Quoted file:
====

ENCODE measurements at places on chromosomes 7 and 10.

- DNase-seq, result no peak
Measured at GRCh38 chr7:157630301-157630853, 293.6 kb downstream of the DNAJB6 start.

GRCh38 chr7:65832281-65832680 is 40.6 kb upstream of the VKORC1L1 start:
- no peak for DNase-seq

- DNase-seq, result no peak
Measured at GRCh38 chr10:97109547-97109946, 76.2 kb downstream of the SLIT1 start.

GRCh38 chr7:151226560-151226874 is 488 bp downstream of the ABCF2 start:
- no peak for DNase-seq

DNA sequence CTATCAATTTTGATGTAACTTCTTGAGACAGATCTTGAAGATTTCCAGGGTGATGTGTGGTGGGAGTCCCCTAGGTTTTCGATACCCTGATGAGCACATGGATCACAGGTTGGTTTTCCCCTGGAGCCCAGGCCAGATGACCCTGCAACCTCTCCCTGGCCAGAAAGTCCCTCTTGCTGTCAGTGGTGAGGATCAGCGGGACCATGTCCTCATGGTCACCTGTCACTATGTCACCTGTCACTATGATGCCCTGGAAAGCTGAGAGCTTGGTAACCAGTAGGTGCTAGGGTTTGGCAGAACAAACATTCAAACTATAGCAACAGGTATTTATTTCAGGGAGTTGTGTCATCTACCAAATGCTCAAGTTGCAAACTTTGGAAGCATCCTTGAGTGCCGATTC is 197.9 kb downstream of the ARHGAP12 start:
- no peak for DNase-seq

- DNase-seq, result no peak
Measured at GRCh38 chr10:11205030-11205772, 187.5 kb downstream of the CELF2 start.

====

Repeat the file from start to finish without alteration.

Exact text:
ENCODE measurements at places on chromosomes 7 and 10.

- DNase-seq, result no peak
Measured at GRCh38 chr7:157630301-157630853, 293.6 kb downstream of the DNAJB6 start.

GRCh38 chr7:65832281-65832680 is 40.6 kb upstream of the VKORC1L1 start:
- no peak for DNase-seq

- DNase-seq, result no peak
Measured at GRCh38 chr10:97109547-97109946, 76.2 kb downstream of the SLIT1 start.

GRCh38 chr7:151226560-151226874 is 488 bp downstream of the ABCF2 start:
- no peak for DNase-seq

DNA sequence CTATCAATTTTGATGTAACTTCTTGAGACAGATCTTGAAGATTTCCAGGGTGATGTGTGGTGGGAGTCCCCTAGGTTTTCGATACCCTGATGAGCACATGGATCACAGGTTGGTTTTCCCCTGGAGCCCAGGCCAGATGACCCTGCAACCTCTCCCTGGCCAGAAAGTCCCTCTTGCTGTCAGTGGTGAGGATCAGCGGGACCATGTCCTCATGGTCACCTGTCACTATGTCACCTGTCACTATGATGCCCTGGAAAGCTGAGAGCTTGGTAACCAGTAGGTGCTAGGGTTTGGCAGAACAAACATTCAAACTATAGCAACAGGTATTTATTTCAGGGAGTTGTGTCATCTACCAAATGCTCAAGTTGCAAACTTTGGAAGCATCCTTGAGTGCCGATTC is 197.9 kb downstream of the ARHGAP12 start:
- no peak for DNase-seq

- DNase-seq, result no peak
Measured at GRCh38 chr10:11205030-11205772, 187.5 kb downstream of the CELF2 start.